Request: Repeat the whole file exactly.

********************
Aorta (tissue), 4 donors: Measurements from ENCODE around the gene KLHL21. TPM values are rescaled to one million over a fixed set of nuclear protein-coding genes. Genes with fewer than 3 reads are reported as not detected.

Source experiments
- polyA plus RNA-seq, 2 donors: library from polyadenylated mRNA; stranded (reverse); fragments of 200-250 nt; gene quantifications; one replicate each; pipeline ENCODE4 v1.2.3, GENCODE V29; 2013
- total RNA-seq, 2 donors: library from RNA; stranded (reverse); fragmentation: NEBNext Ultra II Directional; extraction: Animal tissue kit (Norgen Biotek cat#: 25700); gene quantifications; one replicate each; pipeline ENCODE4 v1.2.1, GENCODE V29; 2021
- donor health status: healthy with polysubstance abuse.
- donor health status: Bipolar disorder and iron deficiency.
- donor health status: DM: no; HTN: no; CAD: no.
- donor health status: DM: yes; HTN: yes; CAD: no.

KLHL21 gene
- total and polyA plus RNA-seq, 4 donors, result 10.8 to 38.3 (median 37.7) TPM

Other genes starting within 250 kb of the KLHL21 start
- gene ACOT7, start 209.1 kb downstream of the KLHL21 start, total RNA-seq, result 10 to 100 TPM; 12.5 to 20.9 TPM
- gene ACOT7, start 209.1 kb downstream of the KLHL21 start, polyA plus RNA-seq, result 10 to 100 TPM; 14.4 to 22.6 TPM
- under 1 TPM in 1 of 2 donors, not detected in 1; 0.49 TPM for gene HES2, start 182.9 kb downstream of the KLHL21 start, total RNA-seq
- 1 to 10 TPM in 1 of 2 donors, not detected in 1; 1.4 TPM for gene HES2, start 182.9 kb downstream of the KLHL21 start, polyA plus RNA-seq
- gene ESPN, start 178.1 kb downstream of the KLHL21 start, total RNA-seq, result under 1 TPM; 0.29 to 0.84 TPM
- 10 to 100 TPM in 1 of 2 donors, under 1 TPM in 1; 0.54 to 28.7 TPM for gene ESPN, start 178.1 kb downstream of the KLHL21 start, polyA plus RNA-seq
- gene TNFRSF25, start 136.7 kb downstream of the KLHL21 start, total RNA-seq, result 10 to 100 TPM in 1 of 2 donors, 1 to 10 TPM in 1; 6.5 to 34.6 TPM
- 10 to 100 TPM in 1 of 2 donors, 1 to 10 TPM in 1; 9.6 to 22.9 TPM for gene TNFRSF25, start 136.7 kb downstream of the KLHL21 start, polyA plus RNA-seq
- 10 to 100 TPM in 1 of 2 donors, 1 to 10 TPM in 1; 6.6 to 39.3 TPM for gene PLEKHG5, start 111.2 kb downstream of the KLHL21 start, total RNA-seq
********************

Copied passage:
Aorta (tissue), 4 donors: Measurements from ENCODE around the gene KLHL21. TPM values are rescaled to one million over a fixed set of nuclear protein-coding genes. Genes with fewer than 3 reads are reported as not detected.

Source experiments
- polyA plus RNA-seq, 2 donors: library from polyadenylated mRNA; stranded (reverse); fragments of 200-250 nt; gene quantifications; one replicate each; pipeline ENCODE4 v1.2.3, GENCODE V29; 2013
- total RNA-seq, 2 donors: library from RNA; stranded (reverse); fragmentation: NEBNext Ultra II Directional; extraction: Animal tissue kit (Norgen Biotek cat#: 25700); gene quantifications; one replicate each; pipeline ENCODE4 v1.2.1, GENCODE V29; 2021
- donor health status: healthy with polysubstance abuse.
- donor health status: Bipolar disorder and iron deficiency.
- donor health status: DM: no; HTN: no; CAD: no.
- donor health status: DM: yes; HTN: yes; CAD: no.

KLHL21 gene
- total and polyA plus RNA-seq, 4 donors, result 10.8 to 38.3 (median 37.7) TPM

Other genes starting within 250 kb of the KLHL21 start
- gene ACOT7, start 209.1 kb downstream of the KLHL21 start, total RNA-seq, result 10 to 100 TPM; 12.5 to 20.9 TPM
- gene ACOT7, start 209.1 kb downstream of the KLHL21 start, polyA plus RNA-seq, result 10 to 100 TPM; 14.4 to 22.6 TPM
- under 1 TPM in 1 of 2 donors, not detected in 1; 0.49 TPM for gene HES2, start 182.9 kb downstream of the KLHL21 start, total RNA-seq
- 1 to 10 TPM in 1 of 2 donors, not detected in 1; 1.4 TPM for gene HES2, start 182.9 kb downstream of the KLHL21 start, polyA plus RNA-seq
- gene ESPN, start 178.1 kb downstream of the KLHL21 start, total RNA-seq, result under 1 TPM; 0.29 to 0.84 TPM
- 10 to 100 TPM in 1 of 2 donors, under 1 TPM in 1; 0.54 to 28.7 TPM for gene ESPN, start 178.1 kb downstream of the KLHL21 start, polyA plus RNA-seq
- gene TNFRSF25, start 136.7 kb downstream of the KLHL21 start, total RNA-seq, result 10 to 100 TPM in 1 of 2 donors, 1 to 10 TPM in 1; 6.5 to 34.6 TPM
- 10 to 100 TPM in 1 of 2 donors, 1 to 10 TPM in 1; 9.6 to 22.9 TPM for gene TNFRSF25, start 136.7 kb downstream of the KLHL21 start, polyA plus RNA-seq
- 10 to 100 TPM in 1 of 2 donors, 1 to 10 TPM in 1; 6.6 to 39.3 TPM for gene PLEKHG5, start 111.2 kb downstream of the KLHL21 start, total RNA-seq